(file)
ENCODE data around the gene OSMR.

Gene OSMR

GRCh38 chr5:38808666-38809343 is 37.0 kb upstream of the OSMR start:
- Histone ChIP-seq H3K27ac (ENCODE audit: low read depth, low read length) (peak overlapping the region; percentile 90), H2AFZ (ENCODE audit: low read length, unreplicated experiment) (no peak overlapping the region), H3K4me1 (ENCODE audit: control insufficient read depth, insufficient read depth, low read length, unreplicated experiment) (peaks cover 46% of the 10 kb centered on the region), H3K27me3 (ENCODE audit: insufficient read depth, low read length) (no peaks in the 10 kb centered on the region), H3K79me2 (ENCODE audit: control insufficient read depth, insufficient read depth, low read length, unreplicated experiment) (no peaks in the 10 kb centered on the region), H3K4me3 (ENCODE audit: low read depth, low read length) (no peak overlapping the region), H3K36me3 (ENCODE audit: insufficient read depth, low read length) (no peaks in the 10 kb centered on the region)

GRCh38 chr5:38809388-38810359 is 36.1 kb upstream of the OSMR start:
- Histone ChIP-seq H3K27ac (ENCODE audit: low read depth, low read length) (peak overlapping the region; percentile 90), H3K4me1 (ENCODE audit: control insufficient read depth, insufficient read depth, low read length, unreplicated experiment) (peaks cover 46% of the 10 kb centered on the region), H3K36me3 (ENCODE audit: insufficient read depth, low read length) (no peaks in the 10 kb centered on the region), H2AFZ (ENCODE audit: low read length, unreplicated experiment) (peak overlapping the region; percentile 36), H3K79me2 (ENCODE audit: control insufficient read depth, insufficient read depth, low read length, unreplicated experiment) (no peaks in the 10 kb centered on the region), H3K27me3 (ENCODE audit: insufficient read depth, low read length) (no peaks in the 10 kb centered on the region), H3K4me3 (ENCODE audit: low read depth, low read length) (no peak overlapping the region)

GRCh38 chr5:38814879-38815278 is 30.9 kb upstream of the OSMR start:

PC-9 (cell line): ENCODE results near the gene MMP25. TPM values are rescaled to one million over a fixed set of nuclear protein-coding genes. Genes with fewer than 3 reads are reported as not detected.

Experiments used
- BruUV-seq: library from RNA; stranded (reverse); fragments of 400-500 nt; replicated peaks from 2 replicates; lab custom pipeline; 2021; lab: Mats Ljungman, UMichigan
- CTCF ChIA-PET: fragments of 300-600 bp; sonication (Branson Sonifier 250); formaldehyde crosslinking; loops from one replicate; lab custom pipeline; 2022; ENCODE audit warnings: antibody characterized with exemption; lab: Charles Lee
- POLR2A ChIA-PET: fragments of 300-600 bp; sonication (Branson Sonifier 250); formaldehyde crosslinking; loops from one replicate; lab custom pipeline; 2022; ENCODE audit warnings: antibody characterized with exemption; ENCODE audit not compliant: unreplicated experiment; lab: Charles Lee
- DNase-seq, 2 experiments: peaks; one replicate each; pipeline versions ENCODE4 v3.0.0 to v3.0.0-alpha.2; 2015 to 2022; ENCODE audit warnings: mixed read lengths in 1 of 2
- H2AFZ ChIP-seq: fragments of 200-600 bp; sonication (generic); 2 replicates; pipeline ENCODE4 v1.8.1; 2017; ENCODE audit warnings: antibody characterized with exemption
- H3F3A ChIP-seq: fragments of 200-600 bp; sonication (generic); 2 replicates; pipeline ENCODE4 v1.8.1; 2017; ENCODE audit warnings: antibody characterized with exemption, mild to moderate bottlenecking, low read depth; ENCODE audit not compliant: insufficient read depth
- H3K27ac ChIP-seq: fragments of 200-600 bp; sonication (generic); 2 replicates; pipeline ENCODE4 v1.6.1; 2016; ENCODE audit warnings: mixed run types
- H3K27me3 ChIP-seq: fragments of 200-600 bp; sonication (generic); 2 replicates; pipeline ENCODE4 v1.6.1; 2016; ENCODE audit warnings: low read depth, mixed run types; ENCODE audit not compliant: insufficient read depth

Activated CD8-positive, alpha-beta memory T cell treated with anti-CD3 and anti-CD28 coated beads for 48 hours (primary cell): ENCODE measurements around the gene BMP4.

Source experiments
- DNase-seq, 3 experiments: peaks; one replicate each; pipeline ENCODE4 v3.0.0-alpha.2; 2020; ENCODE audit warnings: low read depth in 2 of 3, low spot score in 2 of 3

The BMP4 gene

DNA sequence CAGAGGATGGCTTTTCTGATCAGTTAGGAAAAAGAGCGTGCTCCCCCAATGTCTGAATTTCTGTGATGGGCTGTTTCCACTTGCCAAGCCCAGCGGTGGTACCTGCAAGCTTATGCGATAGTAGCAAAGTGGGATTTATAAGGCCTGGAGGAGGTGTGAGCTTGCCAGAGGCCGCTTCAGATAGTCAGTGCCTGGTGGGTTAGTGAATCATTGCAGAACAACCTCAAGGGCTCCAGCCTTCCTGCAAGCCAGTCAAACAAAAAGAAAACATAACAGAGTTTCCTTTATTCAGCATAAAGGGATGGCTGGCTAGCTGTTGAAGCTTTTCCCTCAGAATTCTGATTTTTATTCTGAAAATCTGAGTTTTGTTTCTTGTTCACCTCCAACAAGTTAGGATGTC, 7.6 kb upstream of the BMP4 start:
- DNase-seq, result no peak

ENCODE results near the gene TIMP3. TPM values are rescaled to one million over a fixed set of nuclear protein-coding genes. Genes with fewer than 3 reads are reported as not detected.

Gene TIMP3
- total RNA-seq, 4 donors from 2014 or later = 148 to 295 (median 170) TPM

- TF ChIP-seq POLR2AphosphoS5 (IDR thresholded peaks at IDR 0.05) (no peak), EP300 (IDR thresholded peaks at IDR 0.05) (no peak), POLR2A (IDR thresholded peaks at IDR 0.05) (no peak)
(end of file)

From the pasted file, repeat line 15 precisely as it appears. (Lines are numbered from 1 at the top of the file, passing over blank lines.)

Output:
- H3F3A ChIP-seq: fragments of 200-600 bp; sonication (generic); 2 replicates; pipeline ENCODE4 v1.8.1; 2017; ENCODE audit warnings: antibody characterized with exemption, mild to moderate bottlenecking, low read depth; ENCODE audit not compliant: insufficient read depth